The race between Perdue and Ossoff is much closer, with the candidates separated by about 3,000 votes and taking turns in the lead throughout the night.
Neither Loeffler nor Warnock reached the 50 percent threshold needed to win the general election in November, sending the race into a runoff. Warnock, who benefited from then-Rep. Doug Collins (R-Ga.) running in the nonpartisan blanket primary alongside Loeffler, garnered roughly 33 percent of the vote at that time. Loeffler brought in around 26 percent.
The furor began after ProPublica, a nonprofit news organization, reported that Burr unloaded the stock around mid-February, about a week before the market started to plunge because of coronavirus concerns.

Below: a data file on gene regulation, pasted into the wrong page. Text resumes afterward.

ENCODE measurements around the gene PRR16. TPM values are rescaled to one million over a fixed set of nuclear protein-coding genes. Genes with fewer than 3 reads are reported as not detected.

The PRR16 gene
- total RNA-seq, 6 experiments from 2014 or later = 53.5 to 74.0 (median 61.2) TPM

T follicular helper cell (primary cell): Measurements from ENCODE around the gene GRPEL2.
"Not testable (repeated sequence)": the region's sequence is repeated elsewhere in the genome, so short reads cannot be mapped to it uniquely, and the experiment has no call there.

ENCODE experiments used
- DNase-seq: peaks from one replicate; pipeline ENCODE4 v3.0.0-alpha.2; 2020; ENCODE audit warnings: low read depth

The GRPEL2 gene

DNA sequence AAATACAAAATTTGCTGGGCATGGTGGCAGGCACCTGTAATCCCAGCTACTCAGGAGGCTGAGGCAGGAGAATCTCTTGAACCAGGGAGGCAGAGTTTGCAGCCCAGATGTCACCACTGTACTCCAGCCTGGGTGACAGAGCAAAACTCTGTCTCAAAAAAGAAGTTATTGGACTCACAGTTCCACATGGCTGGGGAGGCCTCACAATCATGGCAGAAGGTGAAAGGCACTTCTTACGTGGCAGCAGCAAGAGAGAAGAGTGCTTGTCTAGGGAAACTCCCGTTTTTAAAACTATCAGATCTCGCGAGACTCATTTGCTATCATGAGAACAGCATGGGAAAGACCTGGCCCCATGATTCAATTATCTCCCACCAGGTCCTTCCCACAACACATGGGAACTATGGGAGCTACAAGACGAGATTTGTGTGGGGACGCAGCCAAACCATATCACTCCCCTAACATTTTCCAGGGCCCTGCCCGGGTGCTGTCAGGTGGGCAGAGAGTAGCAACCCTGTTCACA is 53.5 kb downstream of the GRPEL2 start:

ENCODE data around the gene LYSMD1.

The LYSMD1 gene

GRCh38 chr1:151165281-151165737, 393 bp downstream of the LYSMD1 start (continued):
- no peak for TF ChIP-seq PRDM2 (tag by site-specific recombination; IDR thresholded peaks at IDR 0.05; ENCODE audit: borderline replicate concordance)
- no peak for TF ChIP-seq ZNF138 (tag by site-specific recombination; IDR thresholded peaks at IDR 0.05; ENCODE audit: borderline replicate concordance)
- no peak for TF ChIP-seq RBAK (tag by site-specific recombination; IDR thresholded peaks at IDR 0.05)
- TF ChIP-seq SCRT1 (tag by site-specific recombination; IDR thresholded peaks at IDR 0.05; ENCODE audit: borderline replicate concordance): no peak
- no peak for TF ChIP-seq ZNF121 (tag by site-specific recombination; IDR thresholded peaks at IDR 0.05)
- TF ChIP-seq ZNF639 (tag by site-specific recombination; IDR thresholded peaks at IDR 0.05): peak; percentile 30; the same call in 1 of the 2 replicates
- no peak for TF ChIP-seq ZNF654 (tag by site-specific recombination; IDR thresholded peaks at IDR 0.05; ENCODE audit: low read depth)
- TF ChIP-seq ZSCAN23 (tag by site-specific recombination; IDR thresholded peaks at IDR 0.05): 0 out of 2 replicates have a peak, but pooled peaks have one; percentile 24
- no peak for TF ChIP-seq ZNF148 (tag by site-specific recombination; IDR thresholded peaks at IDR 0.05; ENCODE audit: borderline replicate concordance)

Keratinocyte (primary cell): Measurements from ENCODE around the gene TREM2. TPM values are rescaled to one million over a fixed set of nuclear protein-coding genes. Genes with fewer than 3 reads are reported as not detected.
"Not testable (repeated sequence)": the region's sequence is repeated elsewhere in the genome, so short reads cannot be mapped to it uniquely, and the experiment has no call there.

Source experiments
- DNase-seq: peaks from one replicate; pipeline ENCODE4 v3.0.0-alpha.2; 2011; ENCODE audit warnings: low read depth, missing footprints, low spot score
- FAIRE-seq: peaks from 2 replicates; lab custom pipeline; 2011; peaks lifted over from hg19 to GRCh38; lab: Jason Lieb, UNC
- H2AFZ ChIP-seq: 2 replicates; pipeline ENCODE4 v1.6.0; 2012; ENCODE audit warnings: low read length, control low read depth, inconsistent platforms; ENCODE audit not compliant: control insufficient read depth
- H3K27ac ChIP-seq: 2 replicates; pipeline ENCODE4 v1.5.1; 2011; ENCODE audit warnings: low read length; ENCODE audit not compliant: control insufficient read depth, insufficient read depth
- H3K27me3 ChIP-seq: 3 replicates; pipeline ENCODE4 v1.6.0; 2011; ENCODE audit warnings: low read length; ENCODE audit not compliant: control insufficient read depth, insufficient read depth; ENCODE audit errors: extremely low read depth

Schumer, D-N.Y., called for the investigations on MSNBC Saturday after Burr, R-N.C., Feinstein, D-Calif., as well as Sens. James Inhofe, R-Okla., and Kelly Loeffler, R-Ga., were hit with allegations of selling large amounts of stocks before the coronavirus crisis rocked Wall Street.
“The answer, in one word, is yes. There should be and there will be,” Schumer said on MSNBC. “I don’t own any stocks. I think it’s a very bad idea for senators to own stocks.”
Financial disclosure statements indicated that Sens. Richard Burr, R-N.C.; Jim Inhofe, R-Okla.; Kelly Loeffler, R-Ga.; and Dianne Feinstein, D-Calif.; their spouses or advisers sold large chunks of stock around the time lawmakers received behind-the-scenes briefings about the severity of the coronavirus, which has claimed more than 3,600 lives in the USA.